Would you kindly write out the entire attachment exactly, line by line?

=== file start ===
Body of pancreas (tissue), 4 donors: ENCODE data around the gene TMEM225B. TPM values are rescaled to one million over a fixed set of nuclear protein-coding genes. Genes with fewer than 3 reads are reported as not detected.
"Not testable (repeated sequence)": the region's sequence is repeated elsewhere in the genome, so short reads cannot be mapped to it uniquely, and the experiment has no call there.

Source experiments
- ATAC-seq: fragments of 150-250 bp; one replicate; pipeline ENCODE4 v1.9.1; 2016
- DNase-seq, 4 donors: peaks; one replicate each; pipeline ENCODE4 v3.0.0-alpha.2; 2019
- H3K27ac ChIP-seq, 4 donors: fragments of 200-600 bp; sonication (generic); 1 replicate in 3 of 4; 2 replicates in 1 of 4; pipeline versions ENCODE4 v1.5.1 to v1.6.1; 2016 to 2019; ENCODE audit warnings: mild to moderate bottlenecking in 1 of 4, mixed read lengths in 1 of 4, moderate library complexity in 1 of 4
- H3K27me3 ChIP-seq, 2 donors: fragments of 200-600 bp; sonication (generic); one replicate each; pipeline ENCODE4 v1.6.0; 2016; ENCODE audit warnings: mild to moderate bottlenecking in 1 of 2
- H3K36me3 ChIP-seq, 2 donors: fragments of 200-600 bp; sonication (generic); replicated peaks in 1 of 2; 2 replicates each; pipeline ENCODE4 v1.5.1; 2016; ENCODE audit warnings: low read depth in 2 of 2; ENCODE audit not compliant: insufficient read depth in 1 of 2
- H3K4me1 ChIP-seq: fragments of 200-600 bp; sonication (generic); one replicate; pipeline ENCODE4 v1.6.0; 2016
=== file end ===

Body of pancreas (tissue), 4 donors: ENCODE data around the gene TMEM225B. TPM values are rescaled to one million over a fixed set of nuclear protein-coding genes. Genes with fewer than 3 reads are reported as not detected.
"Not testable (repeated sequence)": the region's sequence is repeated elsewhere in the genome, so short reads cannot be mapped to it uniquely, and the experiment has no call there.

Source experiments
- ATAC-seq: fragments of 150-250 bp; one replicate; pipeline ENCODE4 v1.9.1; 2016
- DNase-seq, 4 donors: peaks; one replicate each; pipeline ENCODE4 v3.0.0-alpha.2; 2019
- H3K27ac ChIP-seq, 4 donors: fragments of 200-600 bp; sonication (generic); 1 replicate in 3 of 4; 2 replicates in 1 of 4; pipeline versions ENCODE4 v1.5.1 to v1.6.1; 2016 to 2019; ENCODE audit warnings: mild to moderate bottlenecking in 1 of 4, mixed read lengths in 1 of 4, moderate library complexity in 1 of 4
- H3K27me3 ChIP-seq, 2 donors: fragments of 200-600 bp; sonication (generic); one replicate each; pipeline ENCODE4 v1.6.0; 2016; ENCODE audit warnings: mild to moderate bottlenecking in 1 of 2
- H3K36me3 ChIP-seq, 2 donors: fragments of 200-600 bp; sonication (generic); replicated peaks in 1 of 2; 2 replicates each; pipeline ENCODE4 v1.5.1; 2016; ENCODE audit warnings: low read depth in 2 of 2; ENCODE audit not compliant: insufficient read depth in 1 of 2
- H3K4me1 ChIP-seq: fragments of 200-600 bp; sonication (generic); one replicate; pipeline ENCODE4 v1.6.0; 2016